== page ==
Farrukh Dhondy has worn several hats as a writer, journalist, activist, screenwriter, broadcaster and is something of a literary celebrity. His is therefore the kind of autobiography one expects to be peppered with fascinating anecdotes and lurid confessions. But, perhaps as the title Fragments Against My Ruin—taken from The Waste Land—suggests, one has to be content with fragments and fleeting glimpses of the world around its author instead of a comprehensive account.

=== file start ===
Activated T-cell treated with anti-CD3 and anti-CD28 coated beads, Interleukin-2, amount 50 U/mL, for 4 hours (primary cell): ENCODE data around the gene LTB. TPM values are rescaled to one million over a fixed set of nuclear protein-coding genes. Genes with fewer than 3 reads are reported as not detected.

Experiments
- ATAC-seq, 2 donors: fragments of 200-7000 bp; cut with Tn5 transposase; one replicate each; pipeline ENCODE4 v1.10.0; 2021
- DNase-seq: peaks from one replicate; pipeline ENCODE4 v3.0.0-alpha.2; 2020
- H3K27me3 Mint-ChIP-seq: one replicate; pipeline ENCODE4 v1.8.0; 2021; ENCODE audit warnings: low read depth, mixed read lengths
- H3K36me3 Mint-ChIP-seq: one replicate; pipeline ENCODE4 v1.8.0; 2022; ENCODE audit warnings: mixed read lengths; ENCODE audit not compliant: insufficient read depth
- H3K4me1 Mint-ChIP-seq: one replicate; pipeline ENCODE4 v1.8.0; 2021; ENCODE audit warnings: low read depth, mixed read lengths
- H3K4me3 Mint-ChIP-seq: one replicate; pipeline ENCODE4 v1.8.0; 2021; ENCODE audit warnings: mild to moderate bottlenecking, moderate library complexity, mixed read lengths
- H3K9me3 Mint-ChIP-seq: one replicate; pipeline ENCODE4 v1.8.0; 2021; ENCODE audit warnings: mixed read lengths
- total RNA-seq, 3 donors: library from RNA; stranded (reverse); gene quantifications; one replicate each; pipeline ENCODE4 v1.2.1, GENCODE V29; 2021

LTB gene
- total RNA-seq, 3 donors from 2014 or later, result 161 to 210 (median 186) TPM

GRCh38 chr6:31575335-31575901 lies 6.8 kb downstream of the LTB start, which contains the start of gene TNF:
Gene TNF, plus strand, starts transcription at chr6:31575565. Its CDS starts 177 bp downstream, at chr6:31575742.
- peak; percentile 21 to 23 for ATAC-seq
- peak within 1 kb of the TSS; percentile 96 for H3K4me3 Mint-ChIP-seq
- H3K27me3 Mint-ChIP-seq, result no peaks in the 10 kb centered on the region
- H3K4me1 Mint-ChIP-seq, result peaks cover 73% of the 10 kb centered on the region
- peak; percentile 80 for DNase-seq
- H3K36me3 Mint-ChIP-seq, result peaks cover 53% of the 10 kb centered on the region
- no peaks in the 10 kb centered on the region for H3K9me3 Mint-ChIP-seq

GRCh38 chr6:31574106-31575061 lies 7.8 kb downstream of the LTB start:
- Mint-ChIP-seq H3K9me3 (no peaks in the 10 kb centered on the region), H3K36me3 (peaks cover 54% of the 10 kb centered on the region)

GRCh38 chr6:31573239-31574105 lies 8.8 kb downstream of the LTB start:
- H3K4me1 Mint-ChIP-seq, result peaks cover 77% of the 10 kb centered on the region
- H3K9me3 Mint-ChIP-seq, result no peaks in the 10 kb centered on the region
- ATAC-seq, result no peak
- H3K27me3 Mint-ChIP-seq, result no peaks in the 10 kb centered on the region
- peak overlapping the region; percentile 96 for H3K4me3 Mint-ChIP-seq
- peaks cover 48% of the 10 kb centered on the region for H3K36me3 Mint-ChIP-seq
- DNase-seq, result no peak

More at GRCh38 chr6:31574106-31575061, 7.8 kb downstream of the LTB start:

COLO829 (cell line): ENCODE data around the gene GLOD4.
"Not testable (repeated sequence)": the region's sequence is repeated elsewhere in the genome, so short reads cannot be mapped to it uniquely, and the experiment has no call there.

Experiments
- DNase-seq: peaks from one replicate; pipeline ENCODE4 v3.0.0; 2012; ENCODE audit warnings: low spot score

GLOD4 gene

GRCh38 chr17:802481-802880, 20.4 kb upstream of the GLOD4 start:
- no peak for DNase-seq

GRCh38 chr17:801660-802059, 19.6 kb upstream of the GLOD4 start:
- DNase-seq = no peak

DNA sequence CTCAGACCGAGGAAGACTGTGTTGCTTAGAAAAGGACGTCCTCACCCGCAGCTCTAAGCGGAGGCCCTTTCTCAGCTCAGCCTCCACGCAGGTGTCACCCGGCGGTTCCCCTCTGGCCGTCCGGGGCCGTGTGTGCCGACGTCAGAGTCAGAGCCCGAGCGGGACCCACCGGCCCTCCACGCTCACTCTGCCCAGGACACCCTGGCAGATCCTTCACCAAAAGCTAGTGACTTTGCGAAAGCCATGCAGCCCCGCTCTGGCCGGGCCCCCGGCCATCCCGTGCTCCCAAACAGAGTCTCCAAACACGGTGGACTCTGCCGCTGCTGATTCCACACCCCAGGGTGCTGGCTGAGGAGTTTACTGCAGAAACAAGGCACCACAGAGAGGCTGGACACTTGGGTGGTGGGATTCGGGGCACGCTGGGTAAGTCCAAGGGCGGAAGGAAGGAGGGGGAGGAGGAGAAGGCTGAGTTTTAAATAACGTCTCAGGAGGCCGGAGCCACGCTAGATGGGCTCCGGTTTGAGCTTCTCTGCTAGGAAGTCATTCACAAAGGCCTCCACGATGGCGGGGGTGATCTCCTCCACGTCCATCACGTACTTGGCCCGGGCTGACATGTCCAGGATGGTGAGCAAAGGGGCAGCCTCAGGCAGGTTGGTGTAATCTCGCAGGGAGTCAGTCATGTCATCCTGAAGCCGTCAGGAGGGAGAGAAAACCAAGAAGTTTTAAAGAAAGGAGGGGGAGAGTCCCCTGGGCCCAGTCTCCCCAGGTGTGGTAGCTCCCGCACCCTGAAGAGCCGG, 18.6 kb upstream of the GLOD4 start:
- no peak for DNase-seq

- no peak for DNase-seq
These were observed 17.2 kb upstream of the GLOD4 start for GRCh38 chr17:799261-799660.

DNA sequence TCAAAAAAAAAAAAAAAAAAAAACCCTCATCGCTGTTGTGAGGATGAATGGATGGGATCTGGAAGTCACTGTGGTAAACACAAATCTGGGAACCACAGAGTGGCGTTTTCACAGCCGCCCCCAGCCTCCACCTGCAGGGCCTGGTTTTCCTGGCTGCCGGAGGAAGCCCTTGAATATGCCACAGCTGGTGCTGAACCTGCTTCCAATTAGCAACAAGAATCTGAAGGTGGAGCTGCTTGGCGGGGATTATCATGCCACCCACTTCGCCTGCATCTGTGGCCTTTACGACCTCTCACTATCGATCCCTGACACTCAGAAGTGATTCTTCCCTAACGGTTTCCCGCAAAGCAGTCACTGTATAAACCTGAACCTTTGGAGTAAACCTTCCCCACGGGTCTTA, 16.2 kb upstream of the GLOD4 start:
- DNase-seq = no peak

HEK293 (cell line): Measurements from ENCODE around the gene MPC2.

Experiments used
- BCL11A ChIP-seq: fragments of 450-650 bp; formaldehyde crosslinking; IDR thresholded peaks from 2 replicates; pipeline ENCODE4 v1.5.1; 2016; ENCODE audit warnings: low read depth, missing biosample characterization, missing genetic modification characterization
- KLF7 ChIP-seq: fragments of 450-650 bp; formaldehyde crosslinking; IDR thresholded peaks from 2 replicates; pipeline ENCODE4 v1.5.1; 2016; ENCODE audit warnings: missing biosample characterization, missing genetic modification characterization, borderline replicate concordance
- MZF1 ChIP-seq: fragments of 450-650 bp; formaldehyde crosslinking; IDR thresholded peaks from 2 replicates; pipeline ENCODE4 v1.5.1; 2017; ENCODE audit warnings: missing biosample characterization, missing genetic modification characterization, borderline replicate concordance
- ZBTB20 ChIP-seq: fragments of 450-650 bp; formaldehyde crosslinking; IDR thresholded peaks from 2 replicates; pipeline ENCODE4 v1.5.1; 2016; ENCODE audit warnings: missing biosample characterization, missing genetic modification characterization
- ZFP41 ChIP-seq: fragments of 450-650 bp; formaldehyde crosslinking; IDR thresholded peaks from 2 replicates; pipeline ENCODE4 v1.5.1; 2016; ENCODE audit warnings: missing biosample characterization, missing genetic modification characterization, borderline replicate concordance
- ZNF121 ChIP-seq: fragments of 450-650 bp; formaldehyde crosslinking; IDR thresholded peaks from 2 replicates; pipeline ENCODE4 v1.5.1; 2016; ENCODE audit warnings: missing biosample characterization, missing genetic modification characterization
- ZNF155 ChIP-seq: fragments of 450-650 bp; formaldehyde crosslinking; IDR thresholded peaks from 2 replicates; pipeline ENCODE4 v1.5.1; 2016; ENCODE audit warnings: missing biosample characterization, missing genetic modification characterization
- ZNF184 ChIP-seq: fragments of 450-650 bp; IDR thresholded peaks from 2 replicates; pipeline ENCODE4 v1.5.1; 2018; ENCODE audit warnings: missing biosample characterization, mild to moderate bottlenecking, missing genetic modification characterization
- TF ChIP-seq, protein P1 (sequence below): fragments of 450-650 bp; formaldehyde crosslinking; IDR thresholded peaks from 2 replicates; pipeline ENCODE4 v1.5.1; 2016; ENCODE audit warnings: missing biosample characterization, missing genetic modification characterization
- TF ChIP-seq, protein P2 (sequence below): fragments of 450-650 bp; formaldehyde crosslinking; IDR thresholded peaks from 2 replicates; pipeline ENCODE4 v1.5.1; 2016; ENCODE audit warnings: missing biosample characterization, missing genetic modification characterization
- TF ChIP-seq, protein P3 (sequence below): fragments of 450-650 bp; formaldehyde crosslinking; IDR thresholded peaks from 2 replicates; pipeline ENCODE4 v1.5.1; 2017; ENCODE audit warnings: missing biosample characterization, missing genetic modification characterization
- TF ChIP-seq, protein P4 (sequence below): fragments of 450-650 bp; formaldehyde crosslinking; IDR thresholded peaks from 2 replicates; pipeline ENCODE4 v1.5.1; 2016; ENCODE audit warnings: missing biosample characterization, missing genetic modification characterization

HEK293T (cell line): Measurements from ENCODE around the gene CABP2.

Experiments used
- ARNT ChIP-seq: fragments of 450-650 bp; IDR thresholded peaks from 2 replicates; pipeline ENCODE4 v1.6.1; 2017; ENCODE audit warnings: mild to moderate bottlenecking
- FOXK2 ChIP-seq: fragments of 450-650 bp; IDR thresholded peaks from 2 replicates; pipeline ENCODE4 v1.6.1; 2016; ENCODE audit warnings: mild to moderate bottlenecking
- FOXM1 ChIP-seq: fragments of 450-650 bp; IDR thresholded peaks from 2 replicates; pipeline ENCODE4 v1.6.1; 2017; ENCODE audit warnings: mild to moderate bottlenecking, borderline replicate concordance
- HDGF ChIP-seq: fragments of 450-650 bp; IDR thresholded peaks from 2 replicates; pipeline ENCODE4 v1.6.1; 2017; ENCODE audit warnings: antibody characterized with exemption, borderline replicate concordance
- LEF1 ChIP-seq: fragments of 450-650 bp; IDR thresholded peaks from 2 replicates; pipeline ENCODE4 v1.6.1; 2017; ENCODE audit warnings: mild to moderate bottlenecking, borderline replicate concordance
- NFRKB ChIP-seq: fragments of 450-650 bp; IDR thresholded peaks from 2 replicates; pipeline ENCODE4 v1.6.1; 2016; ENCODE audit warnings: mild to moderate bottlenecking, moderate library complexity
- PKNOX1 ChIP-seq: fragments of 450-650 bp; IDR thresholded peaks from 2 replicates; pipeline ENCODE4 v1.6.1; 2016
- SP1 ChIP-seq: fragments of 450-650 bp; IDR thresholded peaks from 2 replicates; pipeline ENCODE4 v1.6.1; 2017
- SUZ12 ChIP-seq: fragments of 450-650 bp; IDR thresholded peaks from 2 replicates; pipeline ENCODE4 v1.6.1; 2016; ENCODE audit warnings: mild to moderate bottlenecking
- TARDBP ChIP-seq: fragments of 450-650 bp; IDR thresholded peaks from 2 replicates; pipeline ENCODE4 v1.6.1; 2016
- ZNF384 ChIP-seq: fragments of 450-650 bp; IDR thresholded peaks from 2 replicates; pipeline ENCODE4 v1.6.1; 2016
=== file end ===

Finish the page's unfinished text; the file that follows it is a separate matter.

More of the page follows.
Growing up in a Parsi family in post-Partition India, Dhondy spent his childhood in Poona, Bombay, Madras and Assam—for varying spans of time—depending on his colonel father’s posting. Childhood adventures, escapades and encounters occupy the first few chapters. The author vividly recollects his school lessons and curiosity around sex and expletives during his adolescent years. The transition into youth is marked by a predictable restiveness and ambition to get away from a ‘town too small’, although Dhondy fondly recalls his friendships and early impressions of ‘love’. It was at his college in Poona that Dhondy met his partner Mala Sen, a well-known activist and writer of Bandit Queen fame. Interestingly, the chapters that follow the account of Dhondy’s passage to England have very little to say about his family back home in India.